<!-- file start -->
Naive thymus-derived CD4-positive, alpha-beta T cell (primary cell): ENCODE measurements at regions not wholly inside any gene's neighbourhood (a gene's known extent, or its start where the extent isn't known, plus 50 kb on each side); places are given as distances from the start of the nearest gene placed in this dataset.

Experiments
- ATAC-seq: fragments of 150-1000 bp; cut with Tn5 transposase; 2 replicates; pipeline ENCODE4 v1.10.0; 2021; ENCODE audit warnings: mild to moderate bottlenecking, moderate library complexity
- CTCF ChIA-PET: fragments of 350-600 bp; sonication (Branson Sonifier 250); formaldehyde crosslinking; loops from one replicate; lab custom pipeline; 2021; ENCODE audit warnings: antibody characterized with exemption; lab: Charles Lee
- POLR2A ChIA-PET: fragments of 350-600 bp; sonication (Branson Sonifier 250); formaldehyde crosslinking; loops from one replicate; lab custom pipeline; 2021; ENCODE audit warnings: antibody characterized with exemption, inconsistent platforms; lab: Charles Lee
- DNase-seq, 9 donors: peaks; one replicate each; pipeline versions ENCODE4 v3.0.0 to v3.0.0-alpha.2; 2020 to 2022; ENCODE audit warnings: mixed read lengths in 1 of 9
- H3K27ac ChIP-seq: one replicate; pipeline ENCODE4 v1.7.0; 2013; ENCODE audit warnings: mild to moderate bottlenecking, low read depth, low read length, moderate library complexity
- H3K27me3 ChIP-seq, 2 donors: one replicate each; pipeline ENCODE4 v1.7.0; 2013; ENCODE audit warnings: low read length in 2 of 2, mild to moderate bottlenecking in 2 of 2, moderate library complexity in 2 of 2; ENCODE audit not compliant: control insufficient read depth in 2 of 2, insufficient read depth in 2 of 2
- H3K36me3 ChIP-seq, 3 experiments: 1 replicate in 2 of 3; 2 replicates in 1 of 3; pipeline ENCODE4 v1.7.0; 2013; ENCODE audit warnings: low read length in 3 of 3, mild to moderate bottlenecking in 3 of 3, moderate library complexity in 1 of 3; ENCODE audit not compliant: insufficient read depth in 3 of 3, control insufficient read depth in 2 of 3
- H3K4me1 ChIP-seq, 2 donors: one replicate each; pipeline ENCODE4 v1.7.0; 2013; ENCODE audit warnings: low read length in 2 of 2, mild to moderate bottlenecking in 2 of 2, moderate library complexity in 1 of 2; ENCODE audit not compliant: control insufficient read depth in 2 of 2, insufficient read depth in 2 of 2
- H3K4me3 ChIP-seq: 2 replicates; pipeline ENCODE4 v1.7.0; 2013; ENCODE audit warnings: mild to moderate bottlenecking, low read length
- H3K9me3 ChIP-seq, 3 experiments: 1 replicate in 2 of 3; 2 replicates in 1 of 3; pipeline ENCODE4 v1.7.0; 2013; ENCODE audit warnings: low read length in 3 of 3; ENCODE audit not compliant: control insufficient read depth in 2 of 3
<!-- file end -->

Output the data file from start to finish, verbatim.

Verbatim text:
Naive thymus-derived CD4-positive, alpha-beta T cell (primary cell): ENCODE measurements at regions not wholly inside any gene's neighbourhood (a gene's known extent, or its start where the extent isn't known, plus 50 kb on each side); places are given as distances from the start of the nearest gene placed in this dataset.

Experiments
- ATAC-seq: fragments of 150-1000 bp; cut with Tn5 transposase; 2 replicates; pipeline ENCODE4 v1.10.0; 2021; ENCODE audit warnings: mild to moderate bottlenecking, moderate library complexity
- CTCF ChIA-PET: fragments of 350-600 bp; sonication (Branson Sonifier 250); formaldehyde crosslinking; loops from one replicate; lab custom pipeline; 2021; ENCODE audit warnings: antibody characterized with exemption; lab: Charles Lee
- POLR2A ChIA-PET: fragments of 350-600 bp; sonication (Branson Sonifier 250); formaldehyde crosslinking; loops from one replicate; lab custom pipeline; 2021; ENCODE audit warnings: antibody characterized with exemption, inconsistent platforms; lab: Charles Lee
- DNase-seq, 9 donors: peaks; one replicate each; pipeline versions ENCODE4 v3.0.0 to v3.0.0-alpha.2; 2020 to 2022; ENCODE audit warnings: mixed read lengths in 1 of 9
- H3K27ac ChIP-seq: one replicate; pipeline ENCODE4 v1.7.0; 2013; ENCODE audit warnings: mild to moderate bottlenecking, low read depth, low read length, moderate library complexity
- H3K27me3 ChIP-seq, 2 donors: one replicate each; pipeline ENCODE4 v1.7.0; 2013; ENCODE audit warnings: low read length in 2 of 2, mild to moderate bottlenecking in 2 of 2, moderate library complexity in 2 of 2; ENCODE audit not compliant: control insufficient read depth in 2 of 2, insufficient read depth in 2 of 2
- H3K36me3 ChIP-seq, 3 experiments: 1 replicate in 2 of 3; 2 replicates in 1 of 3; pipeline ENCODE4 v1.7.0; 2013; ENCODE audit warnings: low read length in 3 of 3, mild to moderate bottlenecking in 3 of 3, moderate library complexity in 1 of 3; ENCODE audit not compliant: insufficient read depth in 3 of 3, control insufficient read depth in 2 of 3
- H3K4me1 ChIP-seq, 2 donors: one replicate each; pipeline ENCODE4 v1.7.0; 2013; ENCODE audit warnings: low read length in 2 of 2, mild to moderate bottlenecking in 2 of 2, moderate library complexity in 1 of 2; ENCODE audit not compliant: control insufficient read depth in 2 of 2, insufficient read depth in 2 of 2
- H3K4me3 ChIP-seq: 2 replicates; pipeline ENCODE4 v1.7.0; 2013; ENCODE audit warnings: mild to moderate bottlenecking, low read length
- H3K9me3 ChIP-seq, 3 experiments: 1 replicate in 2 of 3; 2 replicates in 1 of 3; pipeline ENCODE4 v1.7.0; 2013; ENCODE audit warnings: low read length in 3 of 3; ENCODE audit not compliant: control insufficient read depth in 2 of 3